Determinants of entrepreneurial intentions: Mexican immigrants in Chicago

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This paper focuses on Mexican immigrants who are considering to start a business but do not so for various reasons (latent entrepreneurs). The research design is unusual in that it queries the individuals at the very preliminary stages of the process when they are contemplating the alternatives, so it is well suited to learn about the determinants of business ownership. First, the findings demonstrate the potential value of personality measures (e.g., risk disposition) for predicting who will want to start a business. Second, the results underscore that having close family members in business exposes individuals to role models and sources of financial and nonfinancial help that might put business ownership within reach of people with modest resources. Third, economic resources in the household, in the form of financial investments, also affect the wish to start a business because they furnish available capital for the start-up.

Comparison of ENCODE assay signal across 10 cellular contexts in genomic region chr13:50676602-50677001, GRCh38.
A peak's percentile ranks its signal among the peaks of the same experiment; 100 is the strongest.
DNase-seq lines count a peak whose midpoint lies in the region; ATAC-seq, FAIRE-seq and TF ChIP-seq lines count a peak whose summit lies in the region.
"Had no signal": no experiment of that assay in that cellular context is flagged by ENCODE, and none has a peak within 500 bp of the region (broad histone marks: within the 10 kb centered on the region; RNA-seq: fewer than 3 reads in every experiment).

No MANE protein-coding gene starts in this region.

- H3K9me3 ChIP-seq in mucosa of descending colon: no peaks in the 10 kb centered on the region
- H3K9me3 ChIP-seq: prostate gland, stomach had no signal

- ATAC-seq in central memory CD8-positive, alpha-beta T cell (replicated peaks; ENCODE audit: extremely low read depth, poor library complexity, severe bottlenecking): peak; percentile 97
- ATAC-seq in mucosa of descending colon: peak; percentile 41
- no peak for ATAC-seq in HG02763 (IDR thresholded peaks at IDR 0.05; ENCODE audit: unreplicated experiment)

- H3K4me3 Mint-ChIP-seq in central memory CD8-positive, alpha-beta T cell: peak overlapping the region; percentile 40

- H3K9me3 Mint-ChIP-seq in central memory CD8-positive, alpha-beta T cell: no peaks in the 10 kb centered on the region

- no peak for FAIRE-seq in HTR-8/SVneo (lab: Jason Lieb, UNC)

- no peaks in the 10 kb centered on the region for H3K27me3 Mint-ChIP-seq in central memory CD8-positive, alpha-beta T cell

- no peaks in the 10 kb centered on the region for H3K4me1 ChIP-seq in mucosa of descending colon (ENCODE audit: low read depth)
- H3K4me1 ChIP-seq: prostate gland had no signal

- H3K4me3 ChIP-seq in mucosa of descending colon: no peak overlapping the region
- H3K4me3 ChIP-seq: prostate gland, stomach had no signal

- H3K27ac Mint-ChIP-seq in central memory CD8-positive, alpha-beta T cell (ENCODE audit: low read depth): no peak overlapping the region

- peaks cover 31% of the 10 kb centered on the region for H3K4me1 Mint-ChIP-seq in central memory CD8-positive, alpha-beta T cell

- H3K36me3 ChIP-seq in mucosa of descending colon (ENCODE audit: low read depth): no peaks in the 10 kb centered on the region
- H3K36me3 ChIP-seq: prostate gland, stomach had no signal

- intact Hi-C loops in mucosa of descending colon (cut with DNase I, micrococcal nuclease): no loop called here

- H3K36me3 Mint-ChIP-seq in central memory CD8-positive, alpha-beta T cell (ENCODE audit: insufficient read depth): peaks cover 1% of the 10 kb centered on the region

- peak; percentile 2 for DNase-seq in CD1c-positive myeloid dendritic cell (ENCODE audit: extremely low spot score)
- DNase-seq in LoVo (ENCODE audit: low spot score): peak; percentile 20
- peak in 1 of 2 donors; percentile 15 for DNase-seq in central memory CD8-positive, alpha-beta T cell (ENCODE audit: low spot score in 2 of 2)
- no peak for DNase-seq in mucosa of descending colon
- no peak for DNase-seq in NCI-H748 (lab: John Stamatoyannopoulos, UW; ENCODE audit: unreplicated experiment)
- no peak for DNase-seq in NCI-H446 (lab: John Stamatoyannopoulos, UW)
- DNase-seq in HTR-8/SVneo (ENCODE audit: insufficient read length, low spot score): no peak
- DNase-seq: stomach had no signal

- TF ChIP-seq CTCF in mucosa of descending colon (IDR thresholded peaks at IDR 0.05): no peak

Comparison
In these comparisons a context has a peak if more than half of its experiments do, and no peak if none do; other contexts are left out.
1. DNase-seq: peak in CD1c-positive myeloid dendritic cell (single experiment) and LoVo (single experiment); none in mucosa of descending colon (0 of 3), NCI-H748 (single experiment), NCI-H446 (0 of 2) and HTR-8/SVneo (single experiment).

Original languageEnglish
Pages (from-to)393-411
Number of pages19
JournalJournal of Socio-Economics
Issue number5
StatePublished - Sep 2001

Bibliographical note

Funding Information:
This research was supported by core grants from the MacArthur Foundation and the Rockefeller Foundation to the Center for the Study of Urban Inequality at the University of Chicago (Marta Tienda, Richard Taub and Robert Townsend, Principal Investigators). I am grateful to Moshe Semyonov and Gustavo Mesch for insightful comments and to the University of Haifa for institutional support

ASJC Scopus subject areas

  • Economics and Econometrics


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